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Canada Post invites input in location of community mailboxes

STELLARTON – If residents of New Glasgow and the Lourdes area of Stellarton want to have input into the location of new community mailboxes, it’s imperative that they complete surveys sent to them by Canada Post.

However, representatives of the Crown corporation told Stellarton town council earlier this week that the surveys aren’t about saving door-to-door delivery.

“It’s not whether they want it or not. This is a business decision that’s already made,” said Andy Paterson, manager of municipal engagement for Canada Post.

Paterson and his colleague James Bugbe made a presentation to councillors regarding the conversion from door-to-door delivery to community mailboxes (CMBs) for the B2H postal code, which is expected to take place by early 2016. It will be the first postal code in Nova Scotia outside of the Halifax Regional Municipality to receive the CMBs.

The visit was prompted by questions that arose from a presentation to council in June by members of the Canadian Union of Postal Workers.

Canada Post announced late in 2014 that it would end door-to-door delivery for four million addresses by 2019 as a cost-saving measure, as revenues shrink due to fewer people using the postal service to mail letters.

Paterson explained that it costs twice as much to deliver to the door compared with a centralized location, and said the dramatic decline in letter mail has come about as many large companies switch to electronic billing. “The new digital reality is killing our central core which is letter mail. That’s not coming back,” he said.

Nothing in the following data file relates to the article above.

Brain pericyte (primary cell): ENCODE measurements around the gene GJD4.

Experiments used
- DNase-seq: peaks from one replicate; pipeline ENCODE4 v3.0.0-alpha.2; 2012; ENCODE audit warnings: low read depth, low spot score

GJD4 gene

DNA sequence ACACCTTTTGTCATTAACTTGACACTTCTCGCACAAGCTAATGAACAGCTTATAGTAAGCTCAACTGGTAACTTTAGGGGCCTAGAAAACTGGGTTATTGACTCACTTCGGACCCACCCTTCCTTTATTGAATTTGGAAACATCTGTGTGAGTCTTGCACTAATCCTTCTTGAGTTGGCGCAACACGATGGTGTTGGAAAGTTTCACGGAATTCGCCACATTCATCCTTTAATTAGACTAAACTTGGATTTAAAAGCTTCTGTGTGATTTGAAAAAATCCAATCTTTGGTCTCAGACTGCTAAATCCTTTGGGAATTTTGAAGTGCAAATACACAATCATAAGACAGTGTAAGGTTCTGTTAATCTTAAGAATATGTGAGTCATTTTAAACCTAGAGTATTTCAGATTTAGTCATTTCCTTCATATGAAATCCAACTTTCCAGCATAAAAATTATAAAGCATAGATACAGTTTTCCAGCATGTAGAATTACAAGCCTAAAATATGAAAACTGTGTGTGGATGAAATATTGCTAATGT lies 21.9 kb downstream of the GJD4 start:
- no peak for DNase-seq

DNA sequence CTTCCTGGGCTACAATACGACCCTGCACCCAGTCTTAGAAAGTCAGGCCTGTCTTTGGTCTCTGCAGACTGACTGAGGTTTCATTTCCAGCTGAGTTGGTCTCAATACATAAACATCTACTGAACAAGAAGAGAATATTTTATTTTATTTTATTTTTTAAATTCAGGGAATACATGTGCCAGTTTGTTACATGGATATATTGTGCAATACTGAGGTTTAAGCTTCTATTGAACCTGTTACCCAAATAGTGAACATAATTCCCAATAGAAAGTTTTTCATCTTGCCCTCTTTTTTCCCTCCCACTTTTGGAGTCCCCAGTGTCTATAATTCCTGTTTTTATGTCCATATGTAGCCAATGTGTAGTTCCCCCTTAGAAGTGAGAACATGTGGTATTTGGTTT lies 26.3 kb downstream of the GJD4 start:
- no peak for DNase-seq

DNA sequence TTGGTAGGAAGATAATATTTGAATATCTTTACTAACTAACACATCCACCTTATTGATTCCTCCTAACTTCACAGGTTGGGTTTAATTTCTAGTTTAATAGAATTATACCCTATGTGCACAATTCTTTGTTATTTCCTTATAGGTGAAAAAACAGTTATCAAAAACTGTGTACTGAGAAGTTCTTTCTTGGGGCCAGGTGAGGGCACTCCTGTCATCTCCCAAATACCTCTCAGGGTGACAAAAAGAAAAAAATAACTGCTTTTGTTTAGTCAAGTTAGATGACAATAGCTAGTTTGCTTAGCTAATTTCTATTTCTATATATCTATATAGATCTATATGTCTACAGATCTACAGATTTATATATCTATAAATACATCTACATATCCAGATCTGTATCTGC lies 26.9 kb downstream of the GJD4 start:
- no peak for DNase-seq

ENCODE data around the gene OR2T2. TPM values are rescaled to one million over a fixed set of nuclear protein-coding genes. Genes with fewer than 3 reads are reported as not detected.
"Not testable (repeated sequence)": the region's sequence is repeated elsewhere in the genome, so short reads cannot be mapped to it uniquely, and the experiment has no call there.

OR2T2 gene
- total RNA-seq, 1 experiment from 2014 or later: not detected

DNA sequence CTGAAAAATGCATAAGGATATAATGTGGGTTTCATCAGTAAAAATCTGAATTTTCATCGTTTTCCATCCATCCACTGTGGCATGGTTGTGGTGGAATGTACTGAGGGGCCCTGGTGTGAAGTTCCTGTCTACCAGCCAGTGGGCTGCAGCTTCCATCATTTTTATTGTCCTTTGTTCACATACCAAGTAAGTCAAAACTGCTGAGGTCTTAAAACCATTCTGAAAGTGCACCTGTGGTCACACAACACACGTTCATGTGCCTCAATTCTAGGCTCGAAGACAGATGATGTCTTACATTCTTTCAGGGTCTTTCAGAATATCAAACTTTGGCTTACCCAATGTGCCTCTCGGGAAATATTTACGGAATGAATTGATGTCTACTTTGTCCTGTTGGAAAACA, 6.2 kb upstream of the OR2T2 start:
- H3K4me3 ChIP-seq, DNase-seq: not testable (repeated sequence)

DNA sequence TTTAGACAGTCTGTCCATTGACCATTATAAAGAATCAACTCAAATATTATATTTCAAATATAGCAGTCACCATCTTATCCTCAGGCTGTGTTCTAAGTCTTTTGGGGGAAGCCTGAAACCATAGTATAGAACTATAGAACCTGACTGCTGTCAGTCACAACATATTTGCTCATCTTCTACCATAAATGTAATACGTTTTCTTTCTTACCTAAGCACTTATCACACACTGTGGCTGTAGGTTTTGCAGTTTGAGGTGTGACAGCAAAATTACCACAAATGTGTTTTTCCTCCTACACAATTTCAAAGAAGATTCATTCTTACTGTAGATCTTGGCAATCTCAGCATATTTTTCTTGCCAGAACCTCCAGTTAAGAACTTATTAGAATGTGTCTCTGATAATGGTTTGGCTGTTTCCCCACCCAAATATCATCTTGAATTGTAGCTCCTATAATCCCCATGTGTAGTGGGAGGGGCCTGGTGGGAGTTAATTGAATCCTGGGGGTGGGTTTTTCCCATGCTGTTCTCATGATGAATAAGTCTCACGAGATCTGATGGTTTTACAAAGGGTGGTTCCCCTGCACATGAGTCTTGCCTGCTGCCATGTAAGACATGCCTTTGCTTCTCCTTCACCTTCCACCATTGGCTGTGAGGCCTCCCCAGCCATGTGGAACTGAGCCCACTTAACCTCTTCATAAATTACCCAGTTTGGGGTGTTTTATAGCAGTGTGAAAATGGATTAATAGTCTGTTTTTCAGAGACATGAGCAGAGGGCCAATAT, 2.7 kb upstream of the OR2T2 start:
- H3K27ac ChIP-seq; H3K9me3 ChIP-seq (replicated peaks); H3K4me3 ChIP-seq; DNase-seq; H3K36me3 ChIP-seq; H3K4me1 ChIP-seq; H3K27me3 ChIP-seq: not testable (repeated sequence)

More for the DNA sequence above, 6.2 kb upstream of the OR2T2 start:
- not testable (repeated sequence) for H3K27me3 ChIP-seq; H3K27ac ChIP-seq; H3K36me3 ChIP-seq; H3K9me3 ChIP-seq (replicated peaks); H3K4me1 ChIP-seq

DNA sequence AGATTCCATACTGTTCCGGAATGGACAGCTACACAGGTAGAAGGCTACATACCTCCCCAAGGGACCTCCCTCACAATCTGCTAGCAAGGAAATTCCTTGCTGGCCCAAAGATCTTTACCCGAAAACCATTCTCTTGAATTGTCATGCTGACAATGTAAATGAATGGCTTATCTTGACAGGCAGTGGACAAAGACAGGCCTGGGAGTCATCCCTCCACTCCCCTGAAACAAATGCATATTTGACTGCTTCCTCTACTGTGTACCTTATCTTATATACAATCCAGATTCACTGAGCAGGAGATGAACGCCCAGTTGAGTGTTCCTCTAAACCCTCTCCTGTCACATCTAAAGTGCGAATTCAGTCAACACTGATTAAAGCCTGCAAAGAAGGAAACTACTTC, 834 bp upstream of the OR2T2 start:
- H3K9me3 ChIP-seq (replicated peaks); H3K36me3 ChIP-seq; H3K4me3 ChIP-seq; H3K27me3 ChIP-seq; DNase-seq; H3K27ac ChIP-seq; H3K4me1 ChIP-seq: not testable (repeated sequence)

He said Canadians are sending fewer pieces of mail and the corporation is losing money. “We took a look into the future and if we don't make changes, we’ll have a billion dollar deficit by the end of the decade.”

He said labour costs remain high, and the changes being introduced will involve 6,000 to 8,000 positions across the country, with those positions being absorbed through attrition. “No full- or part-time employees will be laid off because of the changes.”

Paterson also addressed concerns from councillors, which included snow removal, vandalism, theft and site locations.

Paterson said the new CMBs are designed to be more secure and for any graffiti to be easily wiped off. Canada Post is responsible for clearing snow around the CMBs and under normal circumstances, aims to have that completed by 9 a.m. daily.

He also reassured councillors that municipal staff would be involved in the process to help find the best locations for the CMBs.

Bugbe said safety and security are taken into account, and the CMBs are located as much as possible so as to be unobtrusive. In other areas of the country that have been converted, Paterson said “almost overwhelmingly people want smaller sites closer to their homes.”

In the Town of Stellarton, Canada Post will convert 184 residential addresses in the Lourdes area, anticipating this will involve six to eight CMB sites. The majority of Stellarton residents receive their mail through boxes at the post office.

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